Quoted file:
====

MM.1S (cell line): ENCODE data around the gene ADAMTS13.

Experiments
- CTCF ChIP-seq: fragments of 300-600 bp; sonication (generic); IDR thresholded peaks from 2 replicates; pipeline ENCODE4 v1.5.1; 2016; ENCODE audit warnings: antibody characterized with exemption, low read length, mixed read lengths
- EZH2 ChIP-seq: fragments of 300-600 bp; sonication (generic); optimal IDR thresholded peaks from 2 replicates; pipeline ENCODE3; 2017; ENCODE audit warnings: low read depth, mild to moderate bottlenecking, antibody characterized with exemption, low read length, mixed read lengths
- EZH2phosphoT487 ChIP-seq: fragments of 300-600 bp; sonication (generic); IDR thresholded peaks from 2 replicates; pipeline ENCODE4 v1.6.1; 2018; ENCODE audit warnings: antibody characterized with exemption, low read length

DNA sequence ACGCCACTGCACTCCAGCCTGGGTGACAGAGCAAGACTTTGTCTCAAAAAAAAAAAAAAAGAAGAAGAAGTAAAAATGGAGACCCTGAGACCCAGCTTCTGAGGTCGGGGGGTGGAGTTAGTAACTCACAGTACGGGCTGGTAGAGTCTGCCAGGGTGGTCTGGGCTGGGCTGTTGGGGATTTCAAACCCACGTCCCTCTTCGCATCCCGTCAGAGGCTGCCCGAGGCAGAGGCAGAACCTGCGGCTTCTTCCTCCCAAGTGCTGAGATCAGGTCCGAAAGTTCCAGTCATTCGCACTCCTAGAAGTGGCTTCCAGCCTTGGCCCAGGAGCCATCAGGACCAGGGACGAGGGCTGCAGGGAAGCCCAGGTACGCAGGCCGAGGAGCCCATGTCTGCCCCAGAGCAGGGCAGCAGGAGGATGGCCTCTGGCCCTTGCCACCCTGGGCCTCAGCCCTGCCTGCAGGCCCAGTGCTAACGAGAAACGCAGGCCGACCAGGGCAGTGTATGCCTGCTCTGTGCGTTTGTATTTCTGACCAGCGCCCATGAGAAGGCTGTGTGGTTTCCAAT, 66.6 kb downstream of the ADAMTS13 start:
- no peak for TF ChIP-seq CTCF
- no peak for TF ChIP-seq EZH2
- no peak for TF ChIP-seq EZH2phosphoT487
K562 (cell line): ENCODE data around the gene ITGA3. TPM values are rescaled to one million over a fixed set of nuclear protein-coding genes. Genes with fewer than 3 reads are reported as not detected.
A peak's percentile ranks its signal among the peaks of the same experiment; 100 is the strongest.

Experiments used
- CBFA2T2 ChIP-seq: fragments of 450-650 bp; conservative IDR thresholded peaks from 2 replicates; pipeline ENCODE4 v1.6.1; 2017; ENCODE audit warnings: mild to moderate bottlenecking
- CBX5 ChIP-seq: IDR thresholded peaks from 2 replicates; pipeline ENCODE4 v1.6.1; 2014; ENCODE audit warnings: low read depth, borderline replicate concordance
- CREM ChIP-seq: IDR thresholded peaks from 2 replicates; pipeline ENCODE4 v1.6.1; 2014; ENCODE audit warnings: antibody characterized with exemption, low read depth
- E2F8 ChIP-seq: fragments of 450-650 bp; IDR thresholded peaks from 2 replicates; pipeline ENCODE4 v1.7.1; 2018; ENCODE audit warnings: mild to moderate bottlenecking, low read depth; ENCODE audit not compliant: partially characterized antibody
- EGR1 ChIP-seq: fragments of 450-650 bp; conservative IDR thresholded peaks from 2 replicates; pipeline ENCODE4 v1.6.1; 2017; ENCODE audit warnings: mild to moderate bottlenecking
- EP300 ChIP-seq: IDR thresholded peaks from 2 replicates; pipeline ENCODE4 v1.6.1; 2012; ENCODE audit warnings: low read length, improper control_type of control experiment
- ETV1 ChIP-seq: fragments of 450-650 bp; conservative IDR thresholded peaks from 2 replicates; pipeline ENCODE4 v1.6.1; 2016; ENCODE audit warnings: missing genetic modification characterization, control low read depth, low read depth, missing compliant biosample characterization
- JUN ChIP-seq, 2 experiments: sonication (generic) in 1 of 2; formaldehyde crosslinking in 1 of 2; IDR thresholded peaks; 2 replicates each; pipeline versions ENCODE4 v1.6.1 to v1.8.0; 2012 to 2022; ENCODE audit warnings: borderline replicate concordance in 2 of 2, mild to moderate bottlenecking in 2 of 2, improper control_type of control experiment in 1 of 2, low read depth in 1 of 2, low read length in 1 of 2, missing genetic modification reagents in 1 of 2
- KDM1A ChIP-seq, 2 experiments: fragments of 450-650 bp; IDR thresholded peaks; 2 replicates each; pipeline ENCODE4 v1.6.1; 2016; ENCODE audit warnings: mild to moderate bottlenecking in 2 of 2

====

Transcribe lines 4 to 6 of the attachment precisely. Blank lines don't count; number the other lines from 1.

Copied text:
- EZH2 ChIP-seq: fragments of 300-600 bp; sonication (generic); optimal IDR thresholded peaks from 2 replicates; pipeline ENCODE3; 2017; ENCODE audit warnings: low read depth, mild to moderate bottlenecking, antibody characterized with exemption, low read length, mixed read lengths
- EZH2phosphoT487 ChIP-seq: fragments of 300-600 bp; sonication (generic); IDR thresholded peaks from 2 replicates; pipeline ENCODE4 v1.6.1; 2018; ENCODE audit warnings: antibody characterized with exemption, low read length

DNA sequence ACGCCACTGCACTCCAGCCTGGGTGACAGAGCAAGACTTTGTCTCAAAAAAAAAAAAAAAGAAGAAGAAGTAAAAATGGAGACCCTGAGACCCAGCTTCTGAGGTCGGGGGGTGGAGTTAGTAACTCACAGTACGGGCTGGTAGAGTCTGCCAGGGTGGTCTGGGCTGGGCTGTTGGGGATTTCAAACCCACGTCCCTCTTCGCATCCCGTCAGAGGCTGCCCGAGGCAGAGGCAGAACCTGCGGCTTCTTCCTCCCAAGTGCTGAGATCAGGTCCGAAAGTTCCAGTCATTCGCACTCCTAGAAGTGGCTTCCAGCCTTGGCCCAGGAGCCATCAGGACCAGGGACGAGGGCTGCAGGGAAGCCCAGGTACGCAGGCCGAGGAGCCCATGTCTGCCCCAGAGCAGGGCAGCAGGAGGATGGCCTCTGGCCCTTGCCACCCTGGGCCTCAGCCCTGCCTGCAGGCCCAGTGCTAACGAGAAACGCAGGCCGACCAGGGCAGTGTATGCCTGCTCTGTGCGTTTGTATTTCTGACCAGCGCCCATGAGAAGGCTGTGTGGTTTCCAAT, 66.6 kb downstream of the ADAMTS13 start: